Monday, November 7, 2011

Standard English to Standard Business

For many years, the plain or standard English movement has sought to eliminate “legalese.” The term ‘”plain English” is, however, generally disfavored, because the goal is not to “dumb down” legal writing, but rather to use ordinary language in a manner that is readable to professionals. The difference between plain language and clear language is well described by Gail Dykstra of the CLIC Plain Language Centre. She writes:

"'Plain language' is language simplified to make it readily understandable by the average person. It is language stripped of unnecessary complexity, but not stripped of style. It is perhaps language at the lowest common denominator. It is reader-focused language. 'Clarified or simplified language' on the other hand is language that has been worked on to improve its understandability, but retains technical terms (terms of art), if necessary. It can rely on the assumption of commonly held knowledge of how the legal system or government operates in order to understand the language." Plain Language Association International

Applying the lessons to contract analysis, the clarification process is performed in two stages: clear language and clear purpose.

Clarity of language: Clear language is, of course, a worthy goal for its own sake. It also serves to reduce ambiguity, and the potential for dispute. However, it is not easy. It is often faster and easier to draft a stream of consciousness than to clearly and succinctly craft a contract term. Indeed, this was one of the principal motivations for programming a contract analysis application. Software can review a large sample set of clauses and identify the core, standard language (or pre-negotiated language): and distinguish deal-specific terms. In addition, the analysis also finds the frequently used term modifiers. For example, the core language of the authority representation states that “the party has power to enter into and execute the agreement.” The core language often includes modifying terms, such as: “complete power,” “full power,” “requisite power” or “necessary power,” or multiple combinations of such modifiers. In many cases, the modifiers can be removed without altering the meaning.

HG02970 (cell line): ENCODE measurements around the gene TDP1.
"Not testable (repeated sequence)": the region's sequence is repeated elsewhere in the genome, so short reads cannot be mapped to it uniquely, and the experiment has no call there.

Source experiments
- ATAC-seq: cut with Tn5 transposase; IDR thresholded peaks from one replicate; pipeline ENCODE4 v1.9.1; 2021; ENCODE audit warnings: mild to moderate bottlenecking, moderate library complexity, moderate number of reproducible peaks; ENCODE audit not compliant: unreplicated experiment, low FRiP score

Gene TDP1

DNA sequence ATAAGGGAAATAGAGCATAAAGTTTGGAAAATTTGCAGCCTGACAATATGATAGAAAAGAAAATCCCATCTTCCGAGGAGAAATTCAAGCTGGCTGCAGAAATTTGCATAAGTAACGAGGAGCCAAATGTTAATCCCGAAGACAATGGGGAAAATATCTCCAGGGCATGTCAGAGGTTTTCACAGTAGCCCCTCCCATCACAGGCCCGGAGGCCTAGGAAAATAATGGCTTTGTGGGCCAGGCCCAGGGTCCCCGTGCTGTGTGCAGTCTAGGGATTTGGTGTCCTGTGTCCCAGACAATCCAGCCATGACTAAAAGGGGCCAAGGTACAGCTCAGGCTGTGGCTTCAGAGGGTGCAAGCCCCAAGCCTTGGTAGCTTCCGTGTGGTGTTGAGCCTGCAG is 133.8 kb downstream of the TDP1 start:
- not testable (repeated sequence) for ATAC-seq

Clarity of purpose or intent: As we strip legal agreements of their nineteenth century affections, not only does clear modern English emerge, the meaning, or business terms, also becomes evident. For example, we recently worked on an asset purchase agreement. As is frequently the case, the business mechanics transaction appeared to be very complex. From a large set of sample documents, few people could read the agreements and clearly articulate the mechanics of the transaction. By performing the two-stage analysis—which doesn't take long—the business terms pop out from the page.

·          What assets are sold and purchased?
·          Will payment be made in the form of cash, stock or debt?
·          Will full consideration be paid at closing, or will some portion be held back in escrow?
·          Will the price be adjusted to account for any difference in the value of the assets between the time of agreement and the close of the transaction?

Each of these elements has sub-elements, which gives me an idea how to further automate contract analysis. And, this will be the subject of the next post, namely, how to design modular, contract building blocks, based on techniques of object orientated programming.

3 comments:

  1. Thanks for the advice, very helpful and appreciated!
    Sample Contracts

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  2. Perhaps it is usefull for your next piece to review part V of the article "The Cost of Consent: Optimal Standarization in the Law of Contract" by Joshua Fairfield.

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  3. Clarity of purpose, Clarity of Language well discussed. Thanks a lot.


    Sample Documents

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